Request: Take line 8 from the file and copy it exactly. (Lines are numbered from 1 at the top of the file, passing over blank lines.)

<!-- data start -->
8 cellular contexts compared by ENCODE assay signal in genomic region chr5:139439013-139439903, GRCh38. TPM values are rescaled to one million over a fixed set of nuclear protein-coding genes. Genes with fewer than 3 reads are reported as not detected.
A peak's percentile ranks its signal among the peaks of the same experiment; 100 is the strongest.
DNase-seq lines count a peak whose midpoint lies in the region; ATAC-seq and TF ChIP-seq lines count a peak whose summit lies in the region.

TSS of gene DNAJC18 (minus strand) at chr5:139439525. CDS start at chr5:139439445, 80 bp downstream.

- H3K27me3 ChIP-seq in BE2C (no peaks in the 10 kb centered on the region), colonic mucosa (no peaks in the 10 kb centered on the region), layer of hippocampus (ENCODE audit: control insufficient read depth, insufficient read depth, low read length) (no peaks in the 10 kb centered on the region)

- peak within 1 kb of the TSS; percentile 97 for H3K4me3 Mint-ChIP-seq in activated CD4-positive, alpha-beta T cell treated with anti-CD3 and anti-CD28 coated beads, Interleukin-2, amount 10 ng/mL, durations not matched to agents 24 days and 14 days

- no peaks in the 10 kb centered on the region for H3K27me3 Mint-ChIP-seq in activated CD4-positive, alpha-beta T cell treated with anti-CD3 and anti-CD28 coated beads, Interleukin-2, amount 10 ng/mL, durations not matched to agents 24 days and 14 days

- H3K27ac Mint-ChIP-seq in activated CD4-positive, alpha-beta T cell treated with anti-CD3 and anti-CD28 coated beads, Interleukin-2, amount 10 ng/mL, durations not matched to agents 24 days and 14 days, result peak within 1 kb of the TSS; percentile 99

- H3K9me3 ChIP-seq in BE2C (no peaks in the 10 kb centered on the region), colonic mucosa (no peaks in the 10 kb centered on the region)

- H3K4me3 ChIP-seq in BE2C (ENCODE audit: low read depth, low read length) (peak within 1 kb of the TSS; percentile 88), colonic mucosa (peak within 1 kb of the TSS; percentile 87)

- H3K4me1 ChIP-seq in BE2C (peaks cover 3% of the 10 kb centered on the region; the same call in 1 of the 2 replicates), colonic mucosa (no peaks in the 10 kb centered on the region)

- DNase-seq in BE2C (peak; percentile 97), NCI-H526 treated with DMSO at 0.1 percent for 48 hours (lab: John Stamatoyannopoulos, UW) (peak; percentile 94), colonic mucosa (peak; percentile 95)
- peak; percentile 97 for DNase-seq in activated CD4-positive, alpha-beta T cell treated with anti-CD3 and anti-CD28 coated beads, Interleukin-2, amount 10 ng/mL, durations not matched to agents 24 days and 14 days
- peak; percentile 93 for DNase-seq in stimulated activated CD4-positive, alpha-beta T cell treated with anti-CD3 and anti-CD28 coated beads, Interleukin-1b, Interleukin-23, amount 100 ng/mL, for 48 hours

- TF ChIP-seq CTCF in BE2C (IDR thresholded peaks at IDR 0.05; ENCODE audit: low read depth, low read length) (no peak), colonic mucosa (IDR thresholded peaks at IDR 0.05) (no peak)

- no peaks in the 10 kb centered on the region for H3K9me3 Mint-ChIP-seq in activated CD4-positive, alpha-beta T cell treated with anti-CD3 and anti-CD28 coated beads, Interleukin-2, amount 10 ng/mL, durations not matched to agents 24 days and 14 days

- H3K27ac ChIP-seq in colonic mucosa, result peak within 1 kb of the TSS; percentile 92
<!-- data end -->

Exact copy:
- H3K27ac Mint-ChIP-seq in activated CD4-positive, alpha-beta T cell treated with anti-CD3 and anti-CD28 coated beads, Interleukin-2, amount 10 ng/mL, durations not matched to agents 24 days and 14 days, result peak within 1 kb of the TSS; percentile 99